As WeWork Slows Down, Biggest Competitor Says It’s Thriving

What did you learn from the bankruptcy of Regus’s American operations?

We had opened up too many spaces at the top of the market, coming up to 2000. That was the underlying problem. But once you’ve made that mistake, you never make that mistake again.

We are super cautious. You have to plan your business from the day you make your investment and get the right mix of customers and the right mix of revenues. We are getting 28 percent of our revenue from services. WeWork only had 5 percent of revenue from services. It’d be like having a hotel where you give all the food and drink away, and room service is free. You might have a full hotel, but you just cannot make any money.

Do you think investors are beginning to see what you’re capable of?

It’s what the industry is capable of. Corporates want to outsource everything they can. Anything they don’t have to do, they don’t want to do. Real estate is one of those remaining, very difficult things companies have to do — find space, design space, build it, operate it. They just want space as a service, and if you do it in a shared way, it’s cheaper, it’s more flexible, and it’s not on your balance sheet.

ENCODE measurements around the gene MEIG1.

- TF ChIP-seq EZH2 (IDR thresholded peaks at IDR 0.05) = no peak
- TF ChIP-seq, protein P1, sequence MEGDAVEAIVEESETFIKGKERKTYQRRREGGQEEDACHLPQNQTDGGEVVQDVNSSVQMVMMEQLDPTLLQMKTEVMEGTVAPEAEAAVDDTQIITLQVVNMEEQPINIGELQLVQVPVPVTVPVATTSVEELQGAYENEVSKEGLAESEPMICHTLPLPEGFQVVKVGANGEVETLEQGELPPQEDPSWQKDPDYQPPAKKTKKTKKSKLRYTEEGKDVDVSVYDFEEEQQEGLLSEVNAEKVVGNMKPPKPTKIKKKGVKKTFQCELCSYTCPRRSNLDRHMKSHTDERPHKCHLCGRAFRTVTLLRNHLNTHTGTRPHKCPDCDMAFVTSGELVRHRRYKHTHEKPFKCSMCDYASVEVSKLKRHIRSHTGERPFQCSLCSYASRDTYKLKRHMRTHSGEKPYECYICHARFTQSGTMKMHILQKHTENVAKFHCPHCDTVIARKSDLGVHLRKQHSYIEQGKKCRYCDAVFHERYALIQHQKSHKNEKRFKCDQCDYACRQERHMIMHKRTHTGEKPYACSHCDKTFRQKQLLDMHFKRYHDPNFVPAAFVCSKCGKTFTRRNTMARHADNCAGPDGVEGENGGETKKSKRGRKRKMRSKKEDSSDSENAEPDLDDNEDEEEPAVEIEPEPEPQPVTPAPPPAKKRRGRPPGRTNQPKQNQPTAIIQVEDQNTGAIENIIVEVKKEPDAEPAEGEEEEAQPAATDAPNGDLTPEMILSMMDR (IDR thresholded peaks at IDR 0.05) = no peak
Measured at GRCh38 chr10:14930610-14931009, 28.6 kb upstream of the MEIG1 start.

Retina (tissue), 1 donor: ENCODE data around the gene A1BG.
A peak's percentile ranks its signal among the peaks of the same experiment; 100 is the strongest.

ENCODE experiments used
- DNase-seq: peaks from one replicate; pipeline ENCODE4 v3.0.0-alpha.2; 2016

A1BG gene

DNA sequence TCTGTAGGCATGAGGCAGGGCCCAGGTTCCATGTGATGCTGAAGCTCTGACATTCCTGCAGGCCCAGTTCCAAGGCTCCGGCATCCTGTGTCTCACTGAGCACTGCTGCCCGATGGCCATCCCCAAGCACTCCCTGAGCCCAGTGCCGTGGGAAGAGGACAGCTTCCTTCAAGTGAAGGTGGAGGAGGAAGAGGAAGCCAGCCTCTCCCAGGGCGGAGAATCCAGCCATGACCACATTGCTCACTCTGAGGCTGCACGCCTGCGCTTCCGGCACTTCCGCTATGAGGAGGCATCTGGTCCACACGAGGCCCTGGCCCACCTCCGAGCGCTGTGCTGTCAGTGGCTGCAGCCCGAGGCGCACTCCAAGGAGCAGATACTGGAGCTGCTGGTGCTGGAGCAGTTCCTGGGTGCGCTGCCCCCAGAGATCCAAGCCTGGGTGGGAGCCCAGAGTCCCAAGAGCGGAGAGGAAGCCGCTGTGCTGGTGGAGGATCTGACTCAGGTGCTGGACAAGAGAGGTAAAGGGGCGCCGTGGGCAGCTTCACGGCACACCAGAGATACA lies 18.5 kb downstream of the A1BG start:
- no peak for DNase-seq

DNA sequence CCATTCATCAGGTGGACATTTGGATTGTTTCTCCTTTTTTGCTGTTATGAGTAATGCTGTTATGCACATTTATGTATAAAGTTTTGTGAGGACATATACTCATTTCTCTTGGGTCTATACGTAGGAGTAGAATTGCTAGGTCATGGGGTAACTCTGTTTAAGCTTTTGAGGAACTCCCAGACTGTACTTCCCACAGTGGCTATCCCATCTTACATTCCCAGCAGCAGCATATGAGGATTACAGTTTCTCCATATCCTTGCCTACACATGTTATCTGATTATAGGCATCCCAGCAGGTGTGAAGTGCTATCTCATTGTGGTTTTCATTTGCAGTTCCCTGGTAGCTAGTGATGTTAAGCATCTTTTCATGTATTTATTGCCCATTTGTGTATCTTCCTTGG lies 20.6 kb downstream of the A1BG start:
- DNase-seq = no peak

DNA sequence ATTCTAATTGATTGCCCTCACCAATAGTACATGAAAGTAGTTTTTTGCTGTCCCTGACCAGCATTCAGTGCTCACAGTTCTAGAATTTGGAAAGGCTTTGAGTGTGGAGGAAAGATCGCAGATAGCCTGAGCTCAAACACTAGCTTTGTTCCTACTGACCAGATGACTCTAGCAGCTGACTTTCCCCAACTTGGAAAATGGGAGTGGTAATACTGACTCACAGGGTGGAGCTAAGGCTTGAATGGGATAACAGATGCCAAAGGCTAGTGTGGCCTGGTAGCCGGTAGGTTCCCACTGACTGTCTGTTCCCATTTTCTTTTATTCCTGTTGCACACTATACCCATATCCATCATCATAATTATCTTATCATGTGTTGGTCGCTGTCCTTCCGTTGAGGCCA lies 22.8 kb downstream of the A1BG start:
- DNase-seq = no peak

What if there’s a big economic slowdown in the near future? Let’s say Britain leaves the European Union in a disorderly way, or there is a recession in the United States. What have you done to prepare for that?

From the time you make an investment, you plan for the worst thing that can happen. We are dealing with recessions today — bad ones in Argentina and Venezuela. You name it, we’ve seen it. You’ve got to work very closely with your landlord. And at the same time, you’ve got to be ready to expand.

Shared-space operators are all hoping to sign up large corporations. Is signing up big companies a crucial part of becoming successful?

Absolutely. You can only really have them if you have the network. You don’t want to be the biggest in New York; you want to be the biggest in every state in the union. We’ve done every state except Alaska, and we’re just doing that now. Look, Fargo, N.D., isn’t the world’s most exciting place, but it’s bloody stable there. We like those markets. In a decentralized, digital world you might find your next great analyst, but they don’t have to come to New York City, where it’s costly to live.